Children on the move, including from the Bolivarian Republic of Venezuela, and COVID-19 Appeal
Humanitarian Action for Children
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Children on the move, including from the Bolivarian Republic of Venezuela, and people affected by COVID-19 snapshot
- In 2021, an estimated 12.2 million people, including 4.3 million children, will need humanitarian assistance related to: migration flows from and returns to the Bolivarian Republic of Venezuela; needs related to the coronavirus disease 2019 (COVID-19) pandemic; violence; and internal displacement.
- In response, UNICEF will support the safe return to school and provide water, sanitation and hygiene (WASH), child protection and cash-based interventions, among others.
- UNICEF requests US$94.7 million to address the humanitarian needs – including those related to COVID-19 – of the following groups: (1) the most vulnerable Venezuelan migrant and refugee children and their families and host communities in the Plurinational State of Bolivia, Brazil, Colombia, Ecuador, Guyana, Peru and Trinidad and Tobago; (2) the most vulnerable non-migrant children and families affected by COVID-19 in Colombia, Ecuador and Peru; and (3) children affected by violence and displacement in Colombia and Ecuador.
Key planned results for 2021
707,936 people reached with critical water, sanitation and hygiene supplies and services
278,392 children / caregivers accessing mental health and psychosocial support
1.2 million children accessing educational services
35,000 households reached with cash transfers across sectors
Funding requirements for 2021
Country needs and strategy
In 2021, an estimated 12.2 million people, including 4.3 million children, will need humanitarian assistance due to migration outflows from and returns to the Bolivarian Republic of Venezuela, as well as the COVID-19 pandemic and violence and internal displacement in Colombia and northern Ecuador.
There are 5.1 million Venezuelans on the move, including 4.2 million who are moving within the region. Approximately 3.3 million Venezuelans, including indigenous populations, are settled in the Plurinational State of Bolivia, Brazil, Colombia, Ecuador, Guyana, Peru and Trinidad and Tobago. These countries host the most vulnerable Venezuelans, mainly youth, with limited livelihood opportunities and poor access to health, nutrition, education, protection and WASH services. With restrictive migration policies in place and no access to safety nets, COVID-19 lockdowns are disproportionately affecting Venezuelans.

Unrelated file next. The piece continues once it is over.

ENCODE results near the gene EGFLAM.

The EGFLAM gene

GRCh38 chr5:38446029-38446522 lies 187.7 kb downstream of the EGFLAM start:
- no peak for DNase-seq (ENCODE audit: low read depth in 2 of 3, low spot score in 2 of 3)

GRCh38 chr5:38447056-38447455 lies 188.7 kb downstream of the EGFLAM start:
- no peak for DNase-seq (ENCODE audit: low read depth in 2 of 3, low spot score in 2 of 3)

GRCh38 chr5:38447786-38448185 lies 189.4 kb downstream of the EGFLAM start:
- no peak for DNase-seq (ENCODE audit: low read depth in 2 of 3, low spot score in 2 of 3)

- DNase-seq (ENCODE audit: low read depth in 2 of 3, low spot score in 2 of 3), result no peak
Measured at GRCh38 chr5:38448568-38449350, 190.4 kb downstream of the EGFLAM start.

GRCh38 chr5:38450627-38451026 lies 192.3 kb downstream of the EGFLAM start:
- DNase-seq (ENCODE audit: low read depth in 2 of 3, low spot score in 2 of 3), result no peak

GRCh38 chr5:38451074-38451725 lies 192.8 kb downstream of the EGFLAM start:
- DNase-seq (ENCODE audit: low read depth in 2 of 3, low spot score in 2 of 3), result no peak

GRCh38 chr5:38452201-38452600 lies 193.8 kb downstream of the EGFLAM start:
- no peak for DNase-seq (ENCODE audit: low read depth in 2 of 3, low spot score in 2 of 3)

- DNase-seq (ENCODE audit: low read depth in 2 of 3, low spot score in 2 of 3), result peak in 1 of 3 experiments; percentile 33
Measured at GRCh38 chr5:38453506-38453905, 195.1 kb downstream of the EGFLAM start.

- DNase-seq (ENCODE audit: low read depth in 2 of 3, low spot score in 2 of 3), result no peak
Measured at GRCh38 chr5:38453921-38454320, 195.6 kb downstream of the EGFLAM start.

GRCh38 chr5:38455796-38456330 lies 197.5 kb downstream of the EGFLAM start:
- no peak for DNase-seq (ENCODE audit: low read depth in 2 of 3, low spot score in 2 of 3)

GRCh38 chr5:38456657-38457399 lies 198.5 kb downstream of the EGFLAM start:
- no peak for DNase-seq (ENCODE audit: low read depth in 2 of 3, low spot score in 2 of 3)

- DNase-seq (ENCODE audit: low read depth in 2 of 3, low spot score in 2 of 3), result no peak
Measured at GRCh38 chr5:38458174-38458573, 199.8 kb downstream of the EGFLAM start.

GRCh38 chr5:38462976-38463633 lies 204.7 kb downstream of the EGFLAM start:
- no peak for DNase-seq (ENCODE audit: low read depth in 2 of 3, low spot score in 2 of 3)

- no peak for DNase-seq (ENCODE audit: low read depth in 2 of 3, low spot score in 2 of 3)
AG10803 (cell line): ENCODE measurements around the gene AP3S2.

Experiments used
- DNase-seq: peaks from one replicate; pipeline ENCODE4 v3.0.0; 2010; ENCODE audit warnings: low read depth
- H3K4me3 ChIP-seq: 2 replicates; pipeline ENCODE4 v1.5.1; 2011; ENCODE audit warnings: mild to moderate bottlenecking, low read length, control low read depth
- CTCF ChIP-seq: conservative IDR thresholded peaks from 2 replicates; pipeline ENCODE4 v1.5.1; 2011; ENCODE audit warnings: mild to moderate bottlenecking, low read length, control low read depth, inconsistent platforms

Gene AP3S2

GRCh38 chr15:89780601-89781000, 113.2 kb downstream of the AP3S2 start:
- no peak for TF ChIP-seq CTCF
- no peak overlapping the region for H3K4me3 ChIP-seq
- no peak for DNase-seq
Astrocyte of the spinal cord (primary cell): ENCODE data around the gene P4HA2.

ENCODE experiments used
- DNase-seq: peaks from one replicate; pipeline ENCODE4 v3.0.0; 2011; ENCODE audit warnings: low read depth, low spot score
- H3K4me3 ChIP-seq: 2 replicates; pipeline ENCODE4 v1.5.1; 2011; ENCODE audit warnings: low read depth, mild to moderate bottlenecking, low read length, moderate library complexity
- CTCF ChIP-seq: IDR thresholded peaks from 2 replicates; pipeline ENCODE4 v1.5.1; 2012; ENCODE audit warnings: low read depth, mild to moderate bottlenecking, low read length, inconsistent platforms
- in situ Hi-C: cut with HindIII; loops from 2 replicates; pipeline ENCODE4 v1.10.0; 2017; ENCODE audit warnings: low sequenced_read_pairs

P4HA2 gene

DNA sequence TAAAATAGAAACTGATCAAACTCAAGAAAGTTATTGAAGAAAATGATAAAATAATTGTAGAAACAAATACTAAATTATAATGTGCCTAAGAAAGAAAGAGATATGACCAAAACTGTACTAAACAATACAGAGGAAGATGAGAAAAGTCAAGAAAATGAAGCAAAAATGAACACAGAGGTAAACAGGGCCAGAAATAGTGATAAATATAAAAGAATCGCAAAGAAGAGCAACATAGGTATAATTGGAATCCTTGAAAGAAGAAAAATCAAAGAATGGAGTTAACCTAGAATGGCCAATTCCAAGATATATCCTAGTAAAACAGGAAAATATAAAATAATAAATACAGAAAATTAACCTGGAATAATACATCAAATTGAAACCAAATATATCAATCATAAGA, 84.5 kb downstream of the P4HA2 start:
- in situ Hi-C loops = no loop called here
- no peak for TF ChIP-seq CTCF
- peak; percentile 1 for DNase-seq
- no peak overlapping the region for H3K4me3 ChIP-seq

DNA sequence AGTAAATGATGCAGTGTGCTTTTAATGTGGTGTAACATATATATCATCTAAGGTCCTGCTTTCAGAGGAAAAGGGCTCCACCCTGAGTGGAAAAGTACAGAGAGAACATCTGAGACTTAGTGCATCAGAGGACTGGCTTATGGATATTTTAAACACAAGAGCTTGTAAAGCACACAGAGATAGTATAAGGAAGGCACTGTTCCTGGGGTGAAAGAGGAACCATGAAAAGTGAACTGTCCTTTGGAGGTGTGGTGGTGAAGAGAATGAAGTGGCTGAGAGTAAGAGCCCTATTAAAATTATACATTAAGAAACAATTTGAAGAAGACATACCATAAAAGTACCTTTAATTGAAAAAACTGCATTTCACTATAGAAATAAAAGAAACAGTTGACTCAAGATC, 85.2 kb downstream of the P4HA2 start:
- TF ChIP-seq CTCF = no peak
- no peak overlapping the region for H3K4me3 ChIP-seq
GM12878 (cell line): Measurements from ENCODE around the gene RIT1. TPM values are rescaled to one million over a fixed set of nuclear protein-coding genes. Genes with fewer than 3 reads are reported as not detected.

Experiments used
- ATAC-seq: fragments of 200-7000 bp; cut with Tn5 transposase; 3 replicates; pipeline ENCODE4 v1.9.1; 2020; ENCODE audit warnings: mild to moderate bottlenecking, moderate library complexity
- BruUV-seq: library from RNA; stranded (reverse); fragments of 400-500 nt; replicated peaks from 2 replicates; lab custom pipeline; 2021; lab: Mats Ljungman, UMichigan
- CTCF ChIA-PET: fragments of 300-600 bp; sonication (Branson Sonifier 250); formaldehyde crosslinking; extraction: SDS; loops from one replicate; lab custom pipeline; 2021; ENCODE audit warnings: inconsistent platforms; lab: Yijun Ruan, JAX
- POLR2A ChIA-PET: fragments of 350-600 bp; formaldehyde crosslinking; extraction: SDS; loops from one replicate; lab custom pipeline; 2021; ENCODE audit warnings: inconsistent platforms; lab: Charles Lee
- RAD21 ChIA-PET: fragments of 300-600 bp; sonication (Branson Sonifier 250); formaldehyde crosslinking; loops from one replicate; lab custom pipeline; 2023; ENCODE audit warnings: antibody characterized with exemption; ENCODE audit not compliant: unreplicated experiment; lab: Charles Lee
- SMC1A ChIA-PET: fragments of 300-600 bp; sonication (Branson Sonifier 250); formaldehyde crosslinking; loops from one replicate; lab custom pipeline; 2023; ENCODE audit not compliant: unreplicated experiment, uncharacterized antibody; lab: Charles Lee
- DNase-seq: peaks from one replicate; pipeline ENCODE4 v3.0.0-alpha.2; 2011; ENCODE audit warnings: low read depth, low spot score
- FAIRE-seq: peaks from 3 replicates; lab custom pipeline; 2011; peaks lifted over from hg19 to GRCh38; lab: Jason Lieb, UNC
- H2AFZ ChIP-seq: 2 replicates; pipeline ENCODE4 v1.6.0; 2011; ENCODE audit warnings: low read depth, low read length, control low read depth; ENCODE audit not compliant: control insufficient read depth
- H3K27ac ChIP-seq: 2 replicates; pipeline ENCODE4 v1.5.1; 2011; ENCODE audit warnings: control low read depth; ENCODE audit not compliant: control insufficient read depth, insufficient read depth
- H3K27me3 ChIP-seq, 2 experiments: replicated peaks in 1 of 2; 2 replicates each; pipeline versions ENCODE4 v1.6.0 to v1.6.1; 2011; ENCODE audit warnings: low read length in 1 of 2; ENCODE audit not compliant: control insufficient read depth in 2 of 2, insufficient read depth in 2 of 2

Many migrants have returned to the Bolivarian Republic of Venezuela due to confinement and because they were unable to cover their basic needs. There are 95,000 returnees and more are expected in the coming months.
Migrants often choose irregular routes, hampering efforts to monitor children’s conditions. Children on the move, who are often unaccompanied, are at risk of family separation, trafficking, abuse, exploitation, child recruitment, gender-based violence and exposure to COVID-19. They often lack access to education and other basic services.
Vulnerable groups in the region are also confronting the COVID-19 pandemic, as well as violence and internal displacement in Colombia and Ecuador. Among those affected, local indigenous people and people in the poorer wealth quintiles, particularly women and girls, are most vulnerable. COVID-19 has decreased government capacities to deliver services, which were already stretched by pre-existing crises, such as migration, displacement and violence. The number of people living in poverty has increased by nearly 44.5 million in 2020, and the unemployment rate has reached nearly 13.5 per cent.